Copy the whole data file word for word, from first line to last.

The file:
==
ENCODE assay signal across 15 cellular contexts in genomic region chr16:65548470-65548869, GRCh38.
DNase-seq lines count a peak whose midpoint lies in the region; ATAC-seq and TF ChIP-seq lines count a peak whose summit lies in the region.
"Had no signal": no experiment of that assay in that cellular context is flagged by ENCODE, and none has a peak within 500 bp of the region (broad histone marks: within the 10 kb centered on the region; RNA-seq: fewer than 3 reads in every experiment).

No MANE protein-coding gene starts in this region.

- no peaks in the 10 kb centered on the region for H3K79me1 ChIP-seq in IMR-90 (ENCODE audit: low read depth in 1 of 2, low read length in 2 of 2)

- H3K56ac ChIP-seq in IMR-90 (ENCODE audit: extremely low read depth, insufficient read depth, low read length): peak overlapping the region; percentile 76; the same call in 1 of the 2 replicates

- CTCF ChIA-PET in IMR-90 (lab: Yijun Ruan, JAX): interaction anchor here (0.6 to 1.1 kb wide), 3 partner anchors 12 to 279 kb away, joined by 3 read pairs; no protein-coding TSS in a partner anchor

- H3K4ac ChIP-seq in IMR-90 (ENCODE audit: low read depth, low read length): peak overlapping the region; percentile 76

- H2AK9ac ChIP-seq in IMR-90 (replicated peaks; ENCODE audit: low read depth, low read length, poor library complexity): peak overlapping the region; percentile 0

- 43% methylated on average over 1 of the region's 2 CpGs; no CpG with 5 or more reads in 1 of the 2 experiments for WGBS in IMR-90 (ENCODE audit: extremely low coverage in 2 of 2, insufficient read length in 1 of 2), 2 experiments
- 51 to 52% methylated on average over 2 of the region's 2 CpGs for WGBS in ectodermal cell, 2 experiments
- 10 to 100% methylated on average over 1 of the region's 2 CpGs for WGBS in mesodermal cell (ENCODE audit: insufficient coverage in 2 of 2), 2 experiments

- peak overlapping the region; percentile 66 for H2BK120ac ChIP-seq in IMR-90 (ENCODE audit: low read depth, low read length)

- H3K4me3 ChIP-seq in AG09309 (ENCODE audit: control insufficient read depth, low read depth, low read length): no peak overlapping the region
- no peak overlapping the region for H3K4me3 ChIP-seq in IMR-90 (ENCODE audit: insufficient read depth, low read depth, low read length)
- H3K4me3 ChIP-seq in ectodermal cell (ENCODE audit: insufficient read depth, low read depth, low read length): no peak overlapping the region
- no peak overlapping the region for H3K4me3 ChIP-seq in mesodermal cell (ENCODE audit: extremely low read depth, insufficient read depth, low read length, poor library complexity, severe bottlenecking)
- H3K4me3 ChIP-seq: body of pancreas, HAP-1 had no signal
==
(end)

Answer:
ENCODE assay signal across 15 cellular contexts in genomic region chr16:65548470-65548869, GRCh38.
DNase-seq lines count a peak whose midpoint lies in the region; ATAC-seq and TF ChIP-seq lines count a peak whose summit lies in the region.
"Had no signal": no experiment of that assay in that cellular context is flagged by ENCODE, and none has a peak within 500 bp of the region (broad histone marks: within the 10 kb centered on the region; RNA-seq: fewer than 3 reads in every experiment).

No MANE protein-coding gene starts in this region.

- no peaks in the 10 kb centered on the region for H3K79me1 ChIP-seq in IMR-90 (ENCODE audit: low read depth in 1 of 2, low read length in 2 of 2)

- H3K56ac ChIP-seq in IMR-90 (ENCODE audit: extremely low read depth, insufficient read depth, low read length): peak overlapping the region; percentile 76; the same call in 1 of the 2 replicates

- CTCF ChIA-PET in IMR-90 (lab: Yijun Ruan, JAX): interaction anchor here (0.6 to 1.1 kb wide), 3 partner anchors 12 to 279 kb away, joined by 3 read pairs; no protein-coding TSS in a partner anchor

- H3K4ac ChIP-seq in IMR-90 (ENCODE audit: low read depth, low read length): peak overlapping the region; percentile 76

- H2AK9ac ChIP-seq in IMR-90 (replicated peaks; ENCODE audit: low read depth, low read length, poor library complexity): peak overlapping the region; percentile 0

- 43% methylated on average over 1 of the region's 2 CpGs; no CpG with 5 or more reads in 1 of the 2 experiments for WGBS in IMR-90 (ENCODE audit: extremely low coverage in 2 of 2, insufficient read length in 1 of 2), 2 experiments
- 51 to 52% methylated on average over 2 of the region's 2 CpGs for WGBS in ectodermal cell, 2 experiments
- 10 to 100% methylated on average over 1 of the region's 2 CpGs for WGBS in mesodermal cell (ENCODE audit: insufficient coverage in 2 of 2), 2 experiments

- peak overlapping the region; percentile 66 for H2BK120ac ChIP-seq in IMR-90 (ENCODE audit: low read depth, low read length)

- H3K4me3 ChIP-seq in AG09309 (ENCODE audit: control insufficient read depth, low read depth, low read length): no peak overlapping the region
- no peak overlapping the region for H3K4me3 ChIP-seq in IMR-90 (ENCODE audit: insufficient read depth, low read depth, low read length)
- H3K4me3 ChIP-seq in ectodermal cell (ENCODE audit: insufficient read depth, low read depth, low read length): no peak overlapping the region
- no peak overlapping the region for H3K4me3 ChIP-seq in mesodermal cell (ENCODE audit: extremely low read depth, insufficient read depth, low read length, poor library complexity, severe bottlenecking)
- H3K4me3 ChIP-seq: body of pancreas, HAP-1 had no signal